9 results
Date Name

Stern times ahead for REF game players

As the REF2021 consultation gets into gear, Martin McQuillan argues that tnstitutions and academics who support Stern’s reforms to the REF will soon regret their masochism.

Is it time for a 5* category in the REF?

Will the changes proposed by Lord Stern make it too easy for REF assessments to achieve 100% 4* submissions? Simon Kerridge asks if we need a 5* rating.

A kinder, gentler REF? Reflections on Stern

Reflections to the Stern Review from across the sector, including James Wilsdon, Pam Tatlow, Jamie Arrowsmith, Martin McQuillan, Maddalaine Ansell, and Martin Paul Eve.

How should academics respond to the TEF?

How should academics respond to the TEF – constructively in a way that has a chance of influencing the measures that are eventually implemented?

A new manifesto for UK research

As the University Alliance announce a new doctoral training alliance and report in to research and innovation, new Chief Executive Maddalaine Ansell sets out her manifesto for the future of UK research.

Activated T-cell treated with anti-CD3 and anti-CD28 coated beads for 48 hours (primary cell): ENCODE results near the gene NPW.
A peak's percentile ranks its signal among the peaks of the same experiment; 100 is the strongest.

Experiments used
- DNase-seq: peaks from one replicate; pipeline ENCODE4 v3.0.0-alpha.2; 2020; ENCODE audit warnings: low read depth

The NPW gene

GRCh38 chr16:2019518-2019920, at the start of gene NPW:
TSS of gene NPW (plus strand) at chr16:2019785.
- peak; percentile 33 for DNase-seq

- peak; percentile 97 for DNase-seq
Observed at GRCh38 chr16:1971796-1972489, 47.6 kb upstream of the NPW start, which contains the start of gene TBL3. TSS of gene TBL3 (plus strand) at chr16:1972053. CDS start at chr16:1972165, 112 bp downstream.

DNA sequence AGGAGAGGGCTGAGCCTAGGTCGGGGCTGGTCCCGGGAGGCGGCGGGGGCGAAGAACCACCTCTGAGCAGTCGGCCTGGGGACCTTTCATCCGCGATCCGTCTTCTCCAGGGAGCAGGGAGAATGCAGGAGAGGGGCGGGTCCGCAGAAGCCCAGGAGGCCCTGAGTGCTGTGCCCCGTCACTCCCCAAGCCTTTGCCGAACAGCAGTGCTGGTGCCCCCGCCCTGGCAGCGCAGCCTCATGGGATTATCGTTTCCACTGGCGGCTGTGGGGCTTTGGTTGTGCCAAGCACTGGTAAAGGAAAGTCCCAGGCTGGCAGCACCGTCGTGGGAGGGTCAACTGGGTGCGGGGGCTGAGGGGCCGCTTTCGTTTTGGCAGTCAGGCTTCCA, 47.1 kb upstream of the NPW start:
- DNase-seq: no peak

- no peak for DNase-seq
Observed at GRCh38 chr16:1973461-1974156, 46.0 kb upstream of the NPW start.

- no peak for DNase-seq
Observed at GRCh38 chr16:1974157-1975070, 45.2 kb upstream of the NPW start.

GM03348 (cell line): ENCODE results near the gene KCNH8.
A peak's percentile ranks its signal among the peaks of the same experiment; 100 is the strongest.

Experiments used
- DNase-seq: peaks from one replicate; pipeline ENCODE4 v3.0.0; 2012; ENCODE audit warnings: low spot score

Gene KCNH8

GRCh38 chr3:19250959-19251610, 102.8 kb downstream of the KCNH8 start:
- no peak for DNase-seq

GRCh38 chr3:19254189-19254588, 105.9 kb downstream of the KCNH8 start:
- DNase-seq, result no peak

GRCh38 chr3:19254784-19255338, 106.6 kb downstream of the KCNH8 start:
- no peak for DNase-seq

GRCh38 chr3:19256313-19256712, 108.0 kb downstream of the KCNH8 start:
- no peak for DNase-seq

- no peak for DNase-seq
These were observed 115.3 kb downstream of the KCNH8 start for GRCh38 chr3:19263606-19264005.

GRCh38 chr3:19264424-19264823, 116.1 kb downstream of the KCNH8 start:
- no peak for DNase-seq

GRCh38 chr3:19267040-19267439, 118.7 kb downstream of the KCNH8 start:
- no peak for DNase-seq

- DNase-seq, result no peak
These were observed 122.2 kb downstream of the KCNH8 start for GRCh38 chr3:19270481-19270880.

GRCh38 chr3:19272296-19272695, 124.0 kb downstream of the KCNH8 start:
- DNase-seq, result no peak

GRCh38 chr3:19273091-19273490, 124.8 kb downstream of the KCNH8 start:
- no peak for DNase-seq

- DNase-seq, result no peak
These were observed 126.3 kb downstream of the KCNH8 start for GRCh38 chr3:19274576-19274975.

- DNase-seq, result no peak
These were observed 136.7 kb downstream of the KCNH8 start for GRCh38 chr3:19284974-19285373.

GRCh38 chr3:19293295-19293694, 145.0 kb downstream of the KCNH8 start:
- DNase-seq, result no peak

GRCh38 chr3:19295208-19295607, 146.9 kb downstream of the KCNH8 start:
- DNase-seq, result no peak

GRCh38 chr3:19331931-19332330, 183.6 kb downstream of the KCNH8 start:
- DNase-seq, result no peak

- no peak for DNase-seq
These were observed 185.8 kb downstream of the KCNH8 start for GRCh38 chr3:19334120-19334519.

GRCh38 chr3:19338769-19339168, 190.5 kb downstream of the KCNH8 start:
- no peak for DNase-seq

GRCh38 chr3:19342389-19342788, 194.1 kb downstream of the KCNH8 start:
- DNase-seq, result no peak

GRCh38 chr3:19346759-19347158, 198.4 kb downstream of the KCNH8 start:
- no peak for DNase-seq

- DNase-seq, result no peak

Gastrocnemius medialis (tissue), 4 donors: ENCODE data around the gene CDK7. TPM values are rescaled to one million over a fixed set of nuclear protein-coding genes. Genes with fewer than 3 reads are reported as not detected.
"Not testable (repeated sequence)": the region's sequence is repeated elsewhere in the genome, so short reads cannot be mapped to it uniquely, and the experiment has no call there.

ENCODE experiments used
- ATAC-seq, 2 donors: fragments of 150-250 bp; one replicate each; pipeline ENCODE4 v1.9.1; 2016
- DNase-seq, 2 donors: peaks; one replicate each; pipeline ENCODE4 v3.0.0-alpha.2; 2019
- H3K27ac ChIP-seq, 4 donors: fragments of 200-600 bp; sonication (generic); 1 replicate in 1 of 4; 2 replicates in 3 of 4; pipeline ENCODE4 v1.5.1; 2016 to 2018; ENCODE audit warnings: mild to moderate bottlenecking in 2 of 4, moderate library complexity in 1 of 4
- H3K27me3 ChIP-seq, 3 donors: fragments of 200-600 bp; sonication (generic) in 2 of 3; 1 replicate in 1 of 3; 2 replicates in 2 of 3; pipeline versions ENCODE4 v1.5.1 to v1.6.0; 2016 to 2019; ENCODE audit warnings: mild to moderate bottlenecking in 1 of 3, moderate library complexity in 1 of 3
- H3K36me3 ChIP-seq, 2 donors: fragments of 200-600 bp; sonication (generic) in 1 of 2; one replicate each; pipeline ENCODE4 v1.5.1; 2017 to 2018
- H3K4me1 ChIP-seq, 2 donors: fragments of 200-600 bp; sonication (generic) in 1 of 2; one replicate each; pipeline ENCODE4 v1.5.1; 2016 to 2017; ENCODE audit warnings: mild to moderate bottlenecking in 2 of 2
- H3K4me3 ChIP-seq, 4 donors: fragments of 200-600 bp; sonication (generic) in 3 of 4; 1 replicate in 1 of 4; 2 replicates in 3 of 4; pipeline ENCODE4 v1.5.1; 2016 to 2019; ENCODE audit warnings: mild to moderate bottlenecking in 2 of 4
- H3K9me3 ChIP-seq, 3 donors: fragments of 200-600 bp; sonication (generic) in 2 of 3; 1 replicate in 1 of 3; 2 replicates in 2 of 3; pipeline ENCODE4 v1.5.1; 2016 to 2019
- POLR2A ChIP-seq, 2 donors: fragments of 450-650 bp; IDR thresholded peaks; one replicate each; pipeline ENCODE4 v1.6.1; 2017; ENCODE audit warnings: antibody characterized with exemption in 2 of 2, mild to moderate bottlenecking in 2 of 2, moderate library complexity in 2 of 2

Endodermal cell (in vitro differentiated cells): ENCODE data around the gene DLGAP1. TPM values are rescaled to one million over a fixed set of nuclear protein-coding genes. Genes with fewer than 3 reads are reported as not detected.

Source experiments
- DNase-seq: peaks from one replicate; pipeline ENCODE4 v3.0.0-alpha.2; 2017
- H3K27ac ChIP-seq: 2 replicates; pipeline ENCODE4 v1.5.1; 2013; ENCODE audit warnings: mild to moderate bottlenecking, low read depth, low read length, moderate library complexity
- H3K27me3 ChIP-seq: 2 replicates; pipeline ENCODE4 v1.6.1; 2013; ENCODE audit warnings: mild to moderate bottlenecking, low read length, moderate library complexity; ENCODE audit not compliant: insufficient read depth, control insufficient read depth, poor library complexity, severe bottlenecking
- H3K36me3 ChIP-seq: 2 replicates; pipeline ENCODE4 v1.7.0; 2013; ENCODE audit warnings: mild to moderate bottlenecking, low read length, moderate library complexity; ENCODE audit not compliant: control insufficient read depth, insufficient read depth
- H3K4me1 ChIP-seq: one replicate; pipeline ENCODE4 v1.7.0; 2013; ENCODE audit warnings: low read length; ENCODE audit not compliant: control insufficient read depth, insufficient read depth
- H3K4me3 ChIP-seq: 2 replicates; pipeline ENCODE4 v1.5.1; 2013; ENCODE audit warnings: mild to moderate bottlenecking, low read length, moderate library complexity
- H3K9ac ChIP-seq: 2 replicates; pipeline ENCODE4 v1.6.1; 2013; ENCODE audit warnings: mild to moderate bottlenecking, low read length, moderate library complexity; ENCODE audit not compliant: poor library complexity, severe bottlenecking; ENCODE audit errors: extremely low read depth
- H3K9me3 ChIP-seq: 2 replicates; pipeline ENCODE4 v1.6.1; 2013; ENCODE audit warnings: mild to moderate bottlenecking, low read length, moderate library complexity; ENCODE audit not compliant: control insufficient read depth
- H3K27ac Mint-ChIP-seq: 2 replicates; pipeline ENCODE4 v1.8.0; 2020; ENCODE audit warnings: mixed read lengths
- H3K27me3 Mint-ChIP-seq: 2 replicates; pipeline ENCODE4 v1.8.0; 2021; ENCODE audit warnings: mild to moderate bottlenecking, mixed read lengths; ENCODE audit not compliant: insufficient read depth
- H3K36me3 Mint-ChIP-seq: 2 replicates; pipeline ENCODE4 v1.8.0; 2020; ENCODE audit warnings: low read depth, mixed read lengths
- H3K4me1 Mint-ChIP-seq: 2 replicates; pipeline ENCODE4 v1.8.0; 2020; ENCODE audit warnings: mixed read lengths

The REF: fascinating, flawed and essential

As the 2014 REF results are published, Mark Leach looks at where they sit in the wider effort to fund and support research. With so much on the table in spending review negotiations in the next few years, the next steps will prove critical in shaping the future of the REF exercise and the research base it supports.

Confessions of a concentratist

I have a confession to make. During my days at Russell Group institutions I favoured the research concentration tendency; that is, the view that it would be better if fewer universities were funded by central government to undertake research. I now understand that I was wrong. There, I’ve said it. And I’m sorry.

Debating the future of research

The REF submission deadline has finally arrived. But it’s only the beginning for researchers, departments and universities that have gambled big and need a good result. The results will make or break many universities’ ambitions and long-term strategic plans. The REF’s importance to the sector, or the impact on it cannot be overstated. But it’s not just the REF looming large on policymaker’s minds. With severe pressure on the whole of the BIS budget and many outstanding issues to resolve, will the next Parliament afford the opportunity for a far-reaching debate to help shape the next long term settlement for research and science in the UK?